THz device-to-device communications: Channel measurements, modelling, simulation, and antenna design

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Kim, Seunghwan
Zajić, Alenka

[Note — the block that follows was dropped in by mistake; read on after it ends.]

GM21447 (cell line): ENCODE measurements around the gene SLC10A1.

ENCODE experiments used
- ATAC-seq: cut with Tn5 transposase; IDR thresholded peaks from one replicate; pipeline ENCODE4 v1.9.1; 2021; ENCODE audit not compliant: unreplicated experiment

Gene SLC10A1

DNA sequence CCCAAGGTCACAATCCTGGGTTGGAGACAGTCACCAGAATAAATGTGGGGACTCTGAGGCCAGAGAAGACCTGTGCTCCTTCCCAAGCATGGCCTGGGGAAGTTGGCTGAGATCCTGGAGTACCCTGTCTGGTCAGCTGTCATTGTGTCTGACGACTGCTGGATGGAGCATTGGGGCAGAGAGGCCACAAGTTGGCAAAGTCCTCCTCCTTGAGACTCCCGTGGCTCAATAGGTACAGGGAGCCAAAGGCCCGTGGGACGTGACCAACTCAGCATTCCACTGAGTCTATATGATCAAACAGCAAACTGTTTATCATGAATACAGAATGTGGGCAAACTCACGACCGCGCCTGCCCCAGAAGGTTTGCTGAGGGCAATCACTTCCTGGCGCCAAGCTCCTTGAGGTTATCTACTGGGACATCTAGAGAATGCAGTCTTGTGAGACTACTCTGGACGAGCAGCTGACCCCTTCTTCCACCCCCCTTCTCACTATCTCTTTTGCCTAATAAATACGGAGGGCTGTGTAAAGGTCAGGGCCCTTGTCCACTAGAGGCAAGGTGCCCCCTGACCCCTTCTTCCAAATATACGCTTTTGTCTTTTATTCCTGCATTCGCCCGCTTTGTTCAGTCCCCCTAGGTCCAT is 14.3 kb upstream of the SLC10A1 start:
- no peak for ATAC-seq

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As the demand for smaller devices that can offer higher speed wireless communication any time and anywhere is growing relentlessly, the need for higher frequency bands with wide unregulated bandwidth that can support multi-Gigabits/s data rates have become essential. The opening up of carrier frequencies in the THz range, such as D-band (i.e. 110−170 GHz) and around 300 GHz, is the most promising approach to provide sufficient bandwidth required for ultra-fast and ultra-broadband data transmission. This large bandwidth paired with higher speed wireless links can open the door to a large number of novel applications such as ultra-high-speed pico-cell cellular links, Terabits/s (Tbps) WLAN and WPAN, secure wireless communication for military and defense applications, and on-body communication for health monitoring systems. The substance of this research is measurement, characterization, and modelling of short-range indoor THz channels that can provide ultra-high-speed communication links. Specifically, in this work, frequencies in D-band (110 GHz–170 GHz) as well as the 300 GHz band (300 GHz–320 GHz) that have 20 to 60 GHz of essentially undeveloped and available bandwidths are considered. In this research, first of all, a Linearly-Tapered Slot Antenna (LTSA) that operates in the frequency range 280 − 320 GHz is designed, simulated, and fabricated to test the efficiency of a classical ultra-broadband antenna when operated at THz band. Secondly, the Line-of-Sight (LoS) and the Non-Line-of-Sight (NLoS) channel measurements are obtained in 300 GHz band and D-band through extensive indoor measurement campaigns, and the large- and the small-scale characterization is performed on each channel. Further, the NLoS transmissions through different propagation mechanisms, such as reflection and diffraction, caused by obstruction of varying shapes and materials are characterized and modelled. Third, a two-dimensional (2-D) geometry-based statistical channel model for short-range THz channels is proposed and validated using the data collected from the measurement campaigns in the two THz bands. Finally, another sub-THz band around 33.25 GHz (26.5 GHz–40 GHz), or 30 GHz band, is also measured in the same environment as the two THz bands, and the comparative analysis of the three bands is done. This work provides system designers and researchers with essential input needed for realizing THz wireless communication systems.
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